Editor’s note: This story is part of the annual Automotive News “Future Product Pipeline” series.
Mazda’s addition of the CX-30 crossover this year has paid off big for U.S. sales, allowing the Japanese automaker to weather the coronavirus crisis better than its bigger rivals.
As it awaits another new crossover next year — from its Alabama joint- venture with Toyota — Mazda is adding new powertrain options to keep its lineup lively.
They include both a down-market motor that lowers the price of the base Mazda3 sedan, and an upmarket turbocharged engine for the Mazda3 sedan and hatch that advances the brand’s premium intentions. The top trim hatchback with turbo and all-wheel drive starts at $34,696 with shipping.
The turbo motor will show up in the CX-30 as well, making for a potent subcompact CUV. The smaller nonturbo motor could also be a future option for the base model.
What isn’t offered are hybrid, plug-in hybrid or EV options. Mazda will roll out its new MX-30 hybrid and EV for other markets but not the U.S. But it expects to eventually add hybrid powertrains in North America.
The automaker is also expected to continue adding to its stable of gasoline engines, with a new inline six-cylinder motor being developed for a new rear-wheel-drive platform that could debut on the Mazda6 sedan in two or three years. That platform would also help with the brand’s shift upmarket to near-luxury status.
Mazda3: The base sedan for 2021 will be fitted with a smaller engine that lowers the price by $1,000 to $21,445 with shipping. Mazda’s president of North American Operations, Jeff Guyton, has said the Mazda3’s launch at the higher price point helped margins but hurt volume. Meanwhile, a new turbocharged engine option will push the priciest Mazda3 hatchback turbo with awd to $34,696 with shipping. The sedan and hatch should be freshened in 2021 and redesigned in 2024.
Mazda6: The third-generation sedan was freshened in 2018 and is due for a redesign, but Mazda may have a bigger plan. With sales for the front-wheel-drive midsize cratering and the automaker eager to move upmarket, the next update may move it to rear-wheel drive with a new inline six-cylinder engine to replace its current four-cylinder. The Vision concept from 2017 may provide some styling cues. Mazda has confirmed a new platform and new engine, but not the vehicles that will use them. The redesigned sedan could come in 2022. For the 2021 model year, the sedan will see a Carbon Edition with gray paint and red leather seats.
MX-5 Miata: The current two-door sports car was given a power boost for the 2019 model year and carries over into the 2021 model year with one notable exception. This fall a special edition will be offered in both the soft-top convertible model and the RF retractable fastback hard top to mark Mazda’s 100th anniversary as a company in January. The centennial Miata will come in white with red accents and anniversary badges.
CX-3: Mazda is sticking with the CX-3 subcompact crossover for now, even though the new CX-30 is essentially in the same size class. The 2021 CX-3 comes in one trim, starting at $21,740 with shipping. Awd adds $1,400. A redesign could come in 2022 — if Mazda decides to keep it in the U.S.
CX-30: The subcompact crossover, which shares a platform with the Mazda3 sedan and hatchback, was new for 2020 and has turned out to be a major hit. Mazda priced the CUV at $23,000 with shipping to start, with a strong four-cylinder engine making 186 hp. For 2021, Apple CarPlay and Android Auto are standard. With Mazda stressing powertrain choices and a range of price points for its 2021 models, the CX-30 could get both the down-market engine from the 2021 Mazda3 sedan and the upmarket turbocharged motor available on the higher trims of the sedan and hatchback. A freshen should come in 2023.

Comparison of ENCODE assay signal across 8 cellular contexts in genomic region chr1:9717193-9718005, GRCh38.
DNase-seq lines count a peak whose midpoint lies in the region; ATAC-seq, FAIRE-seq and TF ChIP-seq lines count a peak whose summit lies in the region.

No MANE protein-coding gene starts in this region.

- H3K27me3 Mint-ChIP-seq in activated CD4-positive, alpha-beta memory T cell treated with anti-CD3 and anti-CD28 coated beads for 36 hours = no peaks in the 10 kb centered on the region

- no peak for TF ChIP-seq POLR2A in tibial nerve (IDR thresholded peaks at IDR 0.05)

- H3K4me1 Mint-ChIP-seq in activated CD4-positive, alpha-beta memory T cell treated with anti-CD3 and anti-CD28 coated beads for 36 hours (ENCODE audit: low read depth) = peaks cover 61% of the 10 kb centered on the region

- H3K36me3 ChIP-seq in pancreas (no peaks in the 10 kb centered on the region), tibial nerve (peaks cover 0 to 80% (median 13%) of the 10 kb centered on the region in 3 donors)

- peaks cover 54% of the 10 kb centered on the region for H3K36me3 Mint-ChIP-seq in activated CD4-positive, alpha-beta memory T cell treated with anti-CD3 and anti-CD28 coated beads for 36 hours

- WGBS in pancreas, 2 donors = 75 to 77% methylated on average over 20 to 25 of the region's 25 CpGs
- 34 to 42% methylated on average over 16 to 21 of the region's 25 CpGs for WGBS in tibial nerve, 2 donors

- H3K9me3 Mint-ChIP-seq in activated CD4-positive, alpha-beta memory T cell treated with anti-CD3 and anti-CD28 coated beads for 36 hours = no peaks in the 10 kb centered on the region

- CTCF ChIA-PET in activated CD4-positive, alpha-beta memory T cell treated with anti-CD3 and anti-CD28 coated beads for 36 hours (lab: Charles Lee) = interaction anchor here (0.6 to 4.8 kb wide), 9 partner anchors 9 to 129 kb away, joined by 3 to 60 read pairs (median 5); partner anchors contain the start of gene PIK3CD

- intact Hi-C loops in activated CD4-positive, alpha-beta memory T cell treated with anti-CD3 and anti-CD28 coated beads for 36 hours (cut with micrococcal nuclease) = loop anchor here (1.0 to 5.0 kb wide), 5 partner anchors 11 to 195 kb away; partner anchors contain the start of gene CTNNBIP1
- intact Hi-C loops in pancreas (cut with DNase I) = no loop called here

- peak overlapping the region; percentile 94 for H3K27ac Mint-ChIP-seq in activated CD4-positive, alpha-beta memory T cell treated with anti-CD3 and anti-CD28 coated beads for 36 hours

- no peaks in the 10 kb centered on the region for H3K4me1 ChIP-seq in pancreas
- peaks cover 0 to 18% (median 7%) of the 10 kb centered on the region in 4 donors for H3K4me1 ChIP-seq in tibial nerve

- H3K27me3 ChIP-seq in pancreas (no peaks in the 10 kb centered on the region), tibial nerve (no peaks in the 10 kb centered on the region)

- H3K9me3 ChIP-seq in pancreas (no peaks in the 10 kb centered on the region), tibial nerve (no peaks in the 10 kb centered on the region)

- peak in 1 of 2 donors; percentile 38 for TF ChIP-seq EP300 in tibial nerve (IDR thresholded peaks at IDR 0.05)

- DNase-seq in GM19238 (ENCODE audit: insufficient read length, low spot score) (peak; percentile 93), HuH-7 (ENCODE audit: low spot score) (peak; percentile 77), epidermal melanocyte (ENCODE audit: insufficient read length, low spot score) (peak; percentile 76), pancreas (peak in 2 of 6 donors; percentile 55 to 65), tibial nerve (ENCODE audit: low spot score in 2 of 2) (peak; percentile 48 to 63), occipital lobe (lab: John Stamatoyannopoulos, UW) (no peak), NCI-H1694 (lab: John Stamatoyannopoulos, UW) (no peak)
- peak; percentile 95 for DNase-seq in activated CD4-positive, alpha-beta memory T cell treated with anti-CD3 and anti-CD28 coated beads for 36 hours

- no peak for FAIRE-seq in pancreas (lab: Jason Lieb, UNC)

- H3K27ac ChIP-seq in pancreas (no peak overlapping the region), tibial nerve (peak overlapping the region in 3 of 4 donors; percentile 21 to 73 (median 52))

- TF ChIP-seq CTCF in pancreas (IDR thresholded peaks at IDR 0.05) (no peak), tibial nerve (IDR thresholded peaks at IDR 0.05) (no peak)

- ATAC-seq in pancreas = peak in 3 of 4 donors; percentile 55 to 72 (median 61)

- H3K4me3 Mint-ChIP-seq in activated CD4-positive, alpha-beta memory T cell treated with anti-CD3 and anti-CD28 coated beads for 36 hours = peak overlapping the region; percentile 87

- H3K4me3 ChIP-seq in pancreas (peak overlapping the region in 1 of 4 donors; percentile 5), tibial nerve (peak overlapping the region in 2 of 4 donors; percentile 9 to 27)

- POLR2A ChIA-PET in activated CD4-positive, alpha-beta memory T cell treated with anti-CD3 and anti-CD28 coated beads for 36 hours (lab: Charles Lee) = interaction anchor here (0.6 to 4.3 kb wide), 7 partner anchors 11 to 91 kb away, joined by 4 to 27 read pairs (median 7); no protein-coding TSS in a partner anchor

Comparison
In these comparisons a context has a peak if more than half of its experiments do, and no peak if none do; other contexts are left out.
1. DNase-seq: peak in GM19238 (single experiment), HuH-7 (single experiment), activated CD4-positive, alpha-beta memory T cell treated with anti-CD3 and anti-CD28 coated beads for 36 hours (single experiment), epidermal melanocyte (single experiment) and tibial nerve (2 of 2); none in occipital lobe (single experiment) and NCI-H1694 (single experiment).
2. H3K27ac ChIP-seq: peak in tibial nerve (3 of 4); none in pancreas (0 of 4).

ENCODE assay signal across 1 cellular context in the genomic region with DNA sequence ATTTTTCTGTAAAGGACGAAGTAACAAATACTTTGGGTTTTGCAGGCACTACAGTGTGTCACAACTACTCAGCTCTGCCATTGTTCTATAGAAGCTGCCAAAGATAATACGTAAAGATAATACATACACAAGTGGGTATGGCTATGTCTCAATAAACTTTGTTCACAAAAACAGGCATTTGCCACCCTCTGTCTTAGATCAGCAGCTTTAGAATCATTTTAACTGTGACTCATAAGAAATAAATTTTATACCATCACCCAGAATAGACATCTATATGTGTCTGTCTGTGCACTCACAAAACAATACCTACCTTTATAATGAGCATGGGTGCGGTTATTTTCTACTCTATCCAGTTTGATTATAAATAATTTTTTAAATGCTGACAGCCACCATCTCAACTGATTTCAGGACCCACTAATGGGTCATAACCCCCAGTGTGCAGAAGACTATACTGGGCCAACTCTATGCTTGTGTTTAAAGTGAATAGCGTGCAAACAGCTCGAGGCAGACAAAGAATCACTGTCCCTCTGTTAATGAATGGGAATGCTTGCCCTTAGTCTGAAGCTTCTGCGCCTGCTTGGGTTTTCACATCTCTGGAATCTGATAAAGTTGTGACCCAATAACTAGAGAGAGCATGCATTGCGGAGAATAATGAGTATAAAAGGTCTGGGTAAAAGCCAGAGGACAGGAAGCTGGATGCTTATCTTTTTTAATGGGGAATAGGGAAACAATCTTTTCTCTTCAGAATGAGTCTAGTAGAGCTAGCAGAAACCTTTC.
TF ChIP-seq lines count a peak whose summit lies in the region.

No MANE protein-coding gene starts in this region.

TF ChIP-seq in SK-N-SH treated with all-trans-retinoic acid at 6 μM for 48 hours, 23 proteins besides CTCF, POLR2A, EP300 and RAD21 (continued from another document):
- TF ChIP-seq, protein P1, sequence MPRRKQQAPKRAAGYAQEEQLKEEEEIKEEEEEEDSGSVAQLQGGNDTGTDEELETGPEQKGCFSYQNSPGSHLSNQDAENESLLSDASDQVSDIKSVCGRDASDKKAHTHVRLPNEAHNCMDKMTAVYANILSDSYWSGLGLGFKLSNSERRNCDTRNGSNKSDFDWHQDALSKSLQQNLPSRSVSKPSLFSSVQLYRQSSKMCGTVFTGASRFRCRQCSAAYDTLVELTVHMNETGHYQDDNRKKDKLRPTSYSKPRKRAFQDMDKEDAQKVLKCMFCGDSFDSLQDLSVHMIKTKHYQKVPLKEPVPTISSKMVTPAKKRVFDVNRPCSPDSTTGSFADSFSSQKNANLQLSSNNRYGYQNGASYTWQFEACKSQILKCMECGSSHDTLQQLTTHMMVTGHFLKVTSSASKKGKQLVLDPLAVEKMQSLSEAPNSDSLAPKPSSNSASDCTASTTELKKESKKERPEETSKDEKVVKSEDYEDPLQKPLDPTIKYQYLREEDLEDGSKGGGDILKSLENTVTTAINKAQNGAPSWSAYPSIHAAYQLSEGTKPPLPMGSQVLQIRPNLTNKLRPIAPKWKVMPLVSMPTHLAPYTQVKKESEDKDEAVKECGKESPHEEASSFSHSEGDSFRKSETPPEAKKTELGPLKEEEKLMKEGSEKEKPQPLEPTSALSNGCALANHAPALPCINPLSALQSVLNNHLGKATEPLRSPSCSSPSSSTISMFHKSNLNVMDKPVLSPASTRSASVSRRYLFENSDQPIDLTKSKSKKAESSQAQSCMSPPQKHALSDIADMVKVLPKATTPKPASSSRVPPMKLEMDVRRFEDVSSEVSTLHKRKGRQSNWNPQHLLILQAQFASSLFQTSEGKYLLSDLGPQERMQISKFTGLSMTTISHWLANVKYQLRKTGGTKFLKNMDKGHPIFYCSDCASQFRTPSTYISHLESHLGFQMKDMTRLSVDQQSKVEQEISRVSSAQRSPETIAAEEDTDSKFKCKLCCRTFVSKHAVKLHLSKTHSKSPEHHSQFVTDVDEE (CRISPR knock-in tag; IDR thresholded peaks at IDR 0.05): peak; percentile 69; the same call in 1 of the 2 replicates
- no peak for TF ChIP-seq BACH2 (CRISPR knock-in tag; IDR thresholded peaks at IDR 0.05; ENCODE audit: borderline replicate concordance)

CX-5: The automaker’s bestselling model receives a new standard 10.25-inch infotainment screen and a limited Carbon Edition trim for the 2021 model year. A redesign should come in 2022. Mazda may change the name to the CX-50 after breaking its one-digit naming convention for the CX-30.
CX-7: Mazda hasn’t said much about the new crossover that will come out of a joint-venture factory with Toyota in Alabama sometime next year. Mazda has said it will be an entirely separate model from what Toyota will make there. But Mazda has hinted that it has a fairly obvious gap in its lineup between the compact CX-5 and the three-row CX-9. Mazda has also previously used the CX-7 name, making it a logical move. It could also be the CX-70 if Mazda decides to add a zero to its crossover names. The new crossover is likely to offer Mazda’s first hybrid platform in the U.S. Mazda and Toyota have said the distinct U.S.-built vehicles could share some parts, and Toyota is sure to make a hybrid version of its upcoming crossover there.
CX-9: For 2021, the model mostly carries over but gets a new standard 10.25-inch infotainment screen and a Carbon Edition with gray paint, red leather seats and other small details. The three-row crossover is ready for a redesign, which could come in 2021 or 2022. Since Mazda is developing a six-cylinder engine and likely a rwd architecture for the new motor, a future CX-9 could move to that platform as a more premium vehicle to fit Mazda’s new image.
EV: Mazda will sell its first electric vehicle in Europe, the MX-30, which is available for pre-order. It’s also planning a hybrid version of the subcompact crossover. The MX-30 could come to the U.S. in the future. But Mazda has only said that it will announce new markets closer to the launch date in those markets.